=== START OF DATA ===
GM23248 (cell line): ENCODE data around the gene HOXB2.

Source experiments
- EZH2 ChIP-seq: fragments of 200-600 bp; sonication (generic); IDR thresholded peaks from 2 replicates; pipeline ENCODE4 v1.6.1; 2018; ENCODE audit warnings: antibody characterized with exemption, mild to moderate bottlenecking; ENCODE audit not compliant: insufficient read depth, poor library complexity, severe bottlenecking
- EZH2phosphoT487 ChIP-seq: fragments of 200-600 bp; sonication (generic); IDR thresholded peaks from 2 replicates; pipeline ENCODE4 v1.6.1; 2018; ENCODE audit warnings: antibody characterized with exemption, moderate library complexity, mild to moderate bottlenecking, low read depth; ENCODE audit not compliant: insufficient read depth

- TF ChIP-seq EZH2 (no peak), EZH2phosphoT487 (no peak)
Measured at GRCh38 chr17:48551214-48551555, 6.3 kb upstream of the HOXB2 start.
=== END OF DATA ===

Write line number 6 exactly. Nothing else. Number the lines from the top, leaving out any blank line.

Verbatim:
Measured at GRCh38 chr17:48551214-48551555, 6.3 kb upstream of the HOXB2 start.